The group referred to as The Princesses doesn't refer to the group of 10 heroines we know on this site. This group refers to the women who were literally born into royalty, and in some studies, Kida from "Atlantis" is in this group as well, since she is technically royalty. In order to keep the flow of things pretty even, I have relegated her to the "Tough Girls" group, which will have their own article later on. For now, we'll focus on The Princesses: Ariel, Jasmine, Pocahontas, and Rapunzel.
There may be no Disney character more polarizing than Ariel among feminist scholars (as well as Fans, as we've seen recently with the Best Role Model Countdown.) Ariel is a complicated character who has parted scholars and fans up the middle as far as her worth as a character.
On the one hand, Ariel's predecessor was Aurora. (For more on her, refer to my article on The Classics.) So any personality Ariel showed was a significant improvement, and boy, did she have personality. Like it or hate it, Ariel is the first princess with a personality of flaws, insecurities, interests, and personal triumphs. While the Classics were often almost ethereally good, Ariel had flaws, not the least of which being her impulsiveness, her seeming inability to decipher good advice from bad advice, and her willingness to give up her life and family for a complete stranger and a whole different life.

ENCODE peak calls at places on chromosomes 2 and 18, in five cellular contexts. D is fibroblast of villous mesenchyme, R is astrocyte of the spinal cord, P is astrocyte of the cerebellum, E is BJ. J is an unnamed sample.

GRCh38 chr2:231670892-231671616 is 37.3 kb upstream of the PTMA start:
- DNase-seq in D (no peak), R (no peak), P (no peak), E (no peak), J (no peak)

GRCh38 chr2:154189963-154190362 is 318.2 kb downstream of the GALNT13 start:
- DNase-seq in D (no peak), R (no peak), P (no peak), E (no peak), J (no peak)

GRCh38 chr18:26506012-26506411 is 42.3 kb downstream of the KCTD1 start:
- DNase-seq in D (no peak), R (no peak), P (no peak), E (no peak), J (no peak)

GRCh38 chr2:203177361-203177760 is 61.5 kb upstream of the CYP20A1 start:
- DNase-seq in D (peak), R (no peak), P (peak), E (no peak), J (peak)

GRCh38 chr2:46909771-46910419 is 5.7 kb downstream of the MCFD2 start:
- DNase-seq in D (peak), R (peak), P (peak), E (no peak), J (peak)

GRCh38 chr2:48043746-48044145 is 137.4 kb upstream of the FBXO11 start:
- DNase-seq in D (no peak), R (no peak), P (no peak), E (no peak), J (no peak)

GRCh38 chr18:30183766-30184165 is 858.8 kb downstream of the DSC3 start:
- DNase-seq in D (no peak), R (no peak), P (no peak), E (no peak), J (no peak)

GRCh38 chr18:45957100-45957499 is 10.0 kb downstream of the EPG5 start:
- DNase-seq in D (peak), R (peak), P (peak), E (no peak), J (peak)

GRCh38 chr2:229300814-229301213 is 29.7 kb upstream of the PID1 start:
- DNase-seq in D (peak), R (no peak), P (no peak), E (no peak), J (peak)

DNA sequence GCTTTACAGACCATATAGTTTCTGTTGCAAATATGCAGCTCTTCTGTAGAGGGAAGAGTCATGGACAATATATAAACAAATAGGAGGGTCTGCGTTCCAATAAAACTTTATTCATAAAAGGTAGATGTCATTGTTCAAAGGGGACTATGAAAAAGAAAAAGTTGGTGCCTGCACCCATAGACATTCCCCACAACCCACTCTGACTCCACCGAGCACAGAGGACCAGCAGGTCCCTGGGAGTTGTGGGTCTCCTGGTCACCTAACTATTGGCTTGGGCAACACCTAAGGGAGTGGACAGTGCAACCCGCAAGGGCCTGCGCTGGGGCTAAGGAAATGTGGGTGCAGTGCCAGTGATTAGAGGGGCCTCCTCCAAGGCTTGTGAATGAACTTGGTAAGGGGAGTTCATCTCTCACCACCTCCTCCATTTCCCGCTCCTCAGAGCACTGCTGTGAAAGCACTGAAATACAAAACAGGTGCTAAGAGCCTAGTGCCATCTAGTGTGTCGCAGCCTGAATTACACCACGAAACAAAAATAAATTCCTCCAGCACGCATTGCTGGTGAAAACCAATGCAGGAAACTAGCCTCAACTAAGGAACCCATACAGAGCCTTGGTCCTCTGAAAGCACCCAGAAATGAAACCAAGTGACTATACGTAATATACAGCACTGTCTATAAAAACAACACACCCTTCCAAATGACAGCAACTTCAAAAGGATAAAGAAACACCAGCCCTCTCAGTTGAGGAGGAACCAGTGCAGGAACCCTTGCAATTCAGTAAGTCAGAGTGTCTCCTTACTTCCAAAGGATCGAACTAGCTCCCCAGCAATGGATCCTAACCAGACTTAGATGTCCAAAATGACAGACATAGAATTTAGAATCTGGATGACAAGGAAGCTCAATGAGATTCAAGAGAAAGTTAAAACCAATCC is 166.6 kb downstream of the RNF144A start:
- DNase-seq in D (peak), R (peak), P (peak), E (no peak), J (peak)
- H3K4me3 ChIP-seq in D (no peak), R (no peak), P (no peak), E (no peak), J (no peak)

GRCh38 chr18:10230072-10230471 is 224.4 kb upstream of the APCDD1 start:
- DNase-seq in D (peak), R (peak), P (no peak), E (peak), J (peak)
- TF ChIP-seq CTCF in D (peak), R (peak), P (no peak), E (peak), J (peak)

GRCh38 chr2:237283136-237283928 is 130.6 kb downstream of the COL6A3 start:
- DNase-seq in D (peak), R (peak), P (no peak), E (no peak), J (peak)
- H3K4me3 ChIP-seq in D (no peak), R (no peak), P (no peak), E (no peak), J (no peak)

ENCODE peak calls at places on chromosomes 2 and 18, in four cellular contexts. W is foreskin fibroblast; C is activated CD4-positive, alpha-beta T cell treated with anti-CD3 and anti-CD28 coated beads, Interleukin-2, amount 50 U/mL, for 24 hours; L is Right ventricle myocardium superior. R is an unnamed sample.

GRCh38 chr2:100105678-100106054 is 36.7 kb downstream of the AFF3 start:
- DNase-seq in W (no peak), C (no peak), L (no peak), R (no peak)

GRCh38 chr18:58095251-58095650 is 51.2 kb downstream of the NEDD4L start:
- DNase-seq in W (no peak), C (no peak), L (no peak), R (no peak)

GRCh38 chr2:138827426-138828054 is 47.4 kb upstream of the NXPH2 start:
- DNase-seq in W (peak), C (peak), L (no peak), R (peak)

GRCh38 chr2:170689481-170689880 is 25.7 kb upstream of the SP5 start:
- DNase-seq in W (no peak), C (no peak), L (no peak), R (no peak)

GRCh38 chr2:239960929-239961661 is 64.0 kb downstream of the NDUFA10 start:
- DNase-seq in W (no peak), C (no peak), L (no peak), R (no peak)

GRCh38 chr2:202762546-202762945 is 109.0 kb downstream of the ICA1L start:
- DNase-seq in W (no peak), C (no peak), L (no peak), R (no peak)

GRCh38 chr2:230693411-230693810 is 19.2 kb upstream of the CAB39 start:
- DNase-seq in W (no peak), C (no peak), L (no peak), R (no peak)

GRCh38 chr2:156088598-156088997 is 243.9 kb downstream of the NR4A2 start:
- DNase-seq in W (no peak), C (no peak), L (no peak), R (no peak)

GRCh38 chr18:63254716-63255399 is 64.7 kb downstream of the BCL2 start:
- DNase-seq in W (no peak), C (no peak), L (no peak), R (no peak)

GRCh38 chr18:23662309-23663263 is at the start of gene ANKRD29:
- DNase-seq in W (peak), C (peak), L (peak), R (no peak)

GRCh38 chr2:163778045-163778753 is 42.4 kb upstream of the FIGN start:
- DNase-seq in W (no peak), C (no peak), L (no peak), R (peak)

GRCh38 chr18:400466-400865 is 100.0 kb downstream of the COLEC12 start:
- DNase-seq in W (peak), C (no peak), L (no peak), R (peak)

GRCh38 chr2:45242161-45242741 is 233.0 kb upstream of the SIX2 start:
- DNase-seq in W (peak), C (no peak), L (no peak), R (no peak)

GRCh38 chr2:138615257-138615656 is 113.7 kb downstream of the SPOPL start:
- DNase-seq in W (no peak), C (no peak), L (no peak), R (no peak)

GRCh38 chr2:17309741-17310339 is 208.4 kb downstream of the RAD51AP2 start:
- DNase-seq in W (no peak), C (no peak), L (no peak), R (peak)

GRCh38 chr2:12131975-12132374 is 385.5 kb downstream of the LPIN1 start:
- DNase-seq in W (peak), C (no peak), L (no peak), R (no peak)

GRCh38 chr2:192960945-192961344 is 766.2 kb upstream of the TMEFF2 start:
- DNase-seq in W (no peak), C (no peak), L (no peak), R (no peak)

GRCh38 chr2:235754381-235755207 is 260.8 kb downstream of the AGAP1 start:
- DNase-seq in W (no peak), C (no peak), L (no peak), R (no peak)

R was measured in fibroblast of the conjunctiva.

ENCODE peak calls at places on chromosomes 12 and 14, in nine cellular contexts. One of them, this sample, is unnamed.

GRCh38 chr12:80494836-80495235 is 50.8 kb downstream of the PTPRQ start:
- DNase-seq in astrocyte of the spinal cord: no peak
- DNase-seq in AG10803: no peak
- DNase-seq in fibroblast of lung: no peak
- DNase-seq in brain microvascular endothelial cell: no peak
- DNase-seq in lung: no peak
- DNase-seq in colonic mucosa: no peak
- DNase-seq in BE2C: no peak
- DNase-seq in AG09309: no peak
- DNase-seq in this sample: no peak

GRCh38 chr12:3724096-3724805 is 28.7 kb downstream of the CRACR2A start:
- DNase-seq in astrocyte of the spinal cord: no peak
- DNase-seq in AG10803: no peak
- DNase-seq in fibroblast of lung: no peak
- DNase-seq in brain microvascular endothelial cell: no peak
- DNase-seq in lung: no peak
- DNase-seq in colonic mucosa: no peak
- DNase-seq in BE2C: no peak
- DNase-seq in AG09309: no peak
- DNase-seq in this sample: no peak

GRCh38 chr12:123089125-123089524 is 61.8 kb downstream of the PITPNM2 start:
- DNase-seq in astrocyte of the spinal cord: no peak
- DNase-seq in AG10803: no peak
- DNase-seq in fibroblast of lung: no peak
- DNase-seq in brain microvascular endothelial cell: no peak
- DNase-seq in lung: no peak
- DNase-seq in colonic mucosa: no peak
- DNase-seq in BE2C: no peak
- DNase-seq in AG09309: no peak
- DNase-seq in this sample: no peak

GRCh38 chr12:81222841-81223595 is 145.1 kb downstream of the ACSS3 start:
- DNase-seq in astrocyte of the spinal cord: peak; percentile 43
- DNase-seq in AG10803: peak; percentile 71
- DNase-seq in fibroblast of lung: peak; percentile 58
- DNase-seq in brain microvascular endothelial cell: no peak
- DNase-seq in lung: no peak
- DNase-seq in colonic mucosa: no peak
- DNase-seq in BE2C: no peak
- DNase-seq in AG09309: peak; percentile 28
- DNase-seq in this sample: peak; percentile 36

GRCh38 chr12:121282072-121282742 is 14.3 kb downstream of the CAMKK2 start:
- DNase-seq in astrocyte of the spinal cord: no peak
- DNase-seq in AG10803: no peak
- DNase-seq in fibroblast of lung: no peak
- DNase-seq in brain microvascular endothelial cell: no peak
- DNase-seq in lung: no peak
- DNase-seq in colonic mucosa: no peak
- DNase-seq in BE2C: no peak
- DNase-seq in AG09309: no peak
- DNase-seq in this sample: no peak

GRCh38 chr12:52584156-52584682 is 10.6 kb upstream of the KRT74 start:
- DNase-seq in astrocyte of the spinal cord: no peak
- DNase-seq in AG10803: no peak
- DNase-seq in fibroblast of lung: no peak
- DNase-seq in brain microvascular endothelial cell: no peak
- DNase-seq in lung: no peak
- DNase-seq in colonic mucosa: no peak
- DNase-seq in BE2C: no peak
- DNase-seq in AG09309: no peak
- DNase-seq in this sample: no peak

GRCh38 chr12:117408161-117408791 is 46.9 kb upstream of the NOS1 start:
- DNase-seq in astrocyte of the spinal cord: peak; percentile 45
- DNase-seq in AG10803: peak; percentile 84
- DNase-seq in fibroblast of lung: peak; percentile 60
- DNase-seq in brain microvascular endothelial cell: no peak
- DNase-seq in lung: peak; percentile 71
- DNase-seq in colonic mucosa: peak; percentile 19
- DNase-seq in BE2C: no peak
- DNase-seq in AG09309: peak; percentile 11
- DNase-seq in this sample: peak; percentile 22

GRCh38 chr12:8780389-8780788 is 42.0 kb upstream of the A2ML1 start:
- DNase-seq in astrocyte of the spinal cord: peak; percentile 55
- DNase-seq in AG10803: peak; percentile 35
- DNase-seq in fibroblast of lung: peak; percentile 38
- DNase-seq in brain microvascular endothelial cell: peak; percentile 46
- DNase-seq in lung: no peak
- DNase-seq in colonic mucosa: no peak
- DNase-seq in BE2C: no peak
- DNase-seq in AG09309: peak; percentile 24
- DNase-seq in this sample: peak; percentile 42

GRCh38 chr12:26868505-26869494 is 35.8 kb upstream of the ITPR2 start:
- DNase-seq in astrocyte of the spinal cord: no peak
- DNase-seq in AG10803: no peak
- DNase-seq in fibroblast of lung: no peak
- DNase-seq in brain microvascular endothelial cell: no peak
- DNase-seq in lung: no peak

With that said, Ariel is also the first princess to aspire to a life outside of what she was born into. In fact, she's the first princess whose opening scene shows her adventuring outside her home. She is determined to make her own choices and be the master of her own fate. She is a princess a relateable teenage identity crisis; in the human world, she sees a place where she can be not only accepted, but valued, qualities that she can't seem to find in her own home. Also, once Ariel ventures onto land, she has to overcome pretty big obstacles: adapting to a new culture, learning to walk, having no voice, and having a pressing amount of time to win Eric's love and save her own life. Take whatever side you will on the Ariel debate, but I believe she was still a pretty significant step forward for women in Disney.